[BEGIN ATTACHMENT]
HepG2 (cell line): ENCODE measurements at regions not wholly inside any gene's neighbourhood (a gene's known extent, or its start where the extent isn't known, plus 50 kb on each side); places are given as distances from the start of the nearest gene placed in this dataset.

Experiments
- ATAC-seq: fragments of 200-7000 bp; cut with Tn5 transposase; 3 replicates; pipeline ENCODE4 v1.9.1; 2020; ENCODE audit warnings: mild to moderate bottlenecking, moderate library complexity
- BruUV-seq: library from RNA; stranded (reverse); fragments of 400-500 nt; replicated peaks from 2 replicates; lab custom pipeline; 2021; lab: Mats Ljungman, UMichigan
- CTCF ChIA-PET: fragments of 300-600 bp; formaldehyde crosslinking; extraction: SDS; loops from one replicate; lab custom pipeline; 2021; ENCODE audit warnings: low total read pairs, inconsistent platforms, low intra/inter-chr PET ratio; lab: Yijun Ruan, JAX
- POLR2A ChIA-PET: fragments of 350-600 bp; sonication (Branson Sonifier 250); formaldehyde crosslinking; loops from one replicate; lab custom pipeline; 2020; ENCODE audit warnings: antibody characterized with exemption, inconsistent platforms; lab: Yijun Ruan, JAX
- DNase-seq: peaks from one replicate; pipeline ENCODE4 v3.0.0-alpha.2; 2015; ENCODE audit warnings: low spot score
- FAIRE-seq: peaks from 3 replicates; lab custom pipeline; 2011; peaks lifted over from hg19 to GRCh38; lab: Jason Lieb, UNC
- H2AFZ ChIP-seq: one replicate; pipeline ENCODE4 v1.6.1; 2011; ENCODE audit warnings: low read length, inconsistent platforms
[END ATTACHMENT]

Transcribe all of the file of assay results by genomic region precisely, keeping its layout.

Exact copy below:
HepG2 (cell line): ENCODE measurements at regions not wholly inside any gene's neighbourhood (a gene's known extent, or its start where the extent isn't known, plus 50 kb on each side); places are given as distances from the start of the nearest gene placed in this dataset.

Experiments
- ATAC-seq: fragments of 200-7000 bp; cut with Tn5 transposase; 3 replicates; pipeline ENCODE4 v1.9.1; 2020; ENCODE audit warnings: mild to moderate bottlenecking, moderate library complexity
- BruUV-seq: library from RNA; stranded (reverse); fragments of 400-500 nt; replicated peaks from 2 replicates; lab custom pipeline; 2021; lab: Mats Ljungman, UMichigan
- CTCF ChIA-PET: fragments of 300-600 bp; formaldehyde crosslinking; extraction: SDS; loops from one replicate; lab custom pipeline; 2021; ENCODE audit warnings: low total read pairs, inconsistent platforms, low intra/inter-chr PET ratio; lab: Yijun Ruan, JAX
- POLR2A ChIA-PET: fragments of 350-600 bp; sonication (Branson Sonifier 250); formaldehyde crosslinking; loops from one replicate; lab custom pipeline; 2020; ENCODE audit warnings: antibody characterized with exemption, inconsistent platforms; lab: Yijun Ruan, JAX
- DNase-seq: peaks from one replicate; pipeline ENCODE4 v3.0.0-alpha.2; 2015; ENCODE audit warnings: low spot score
- FAIRE-seq: peaks from 3 replicates; lab custom pipeline; 2011; peaks lifted over from hg19 to GRCh38; lab: Jason Lieb, UNC
- H2AFZ ChIP-seq: one replicate; pipeline ENCODE4 v1.6.1; 2011; ENCODE audit warnings: low read length, inconsistent platforms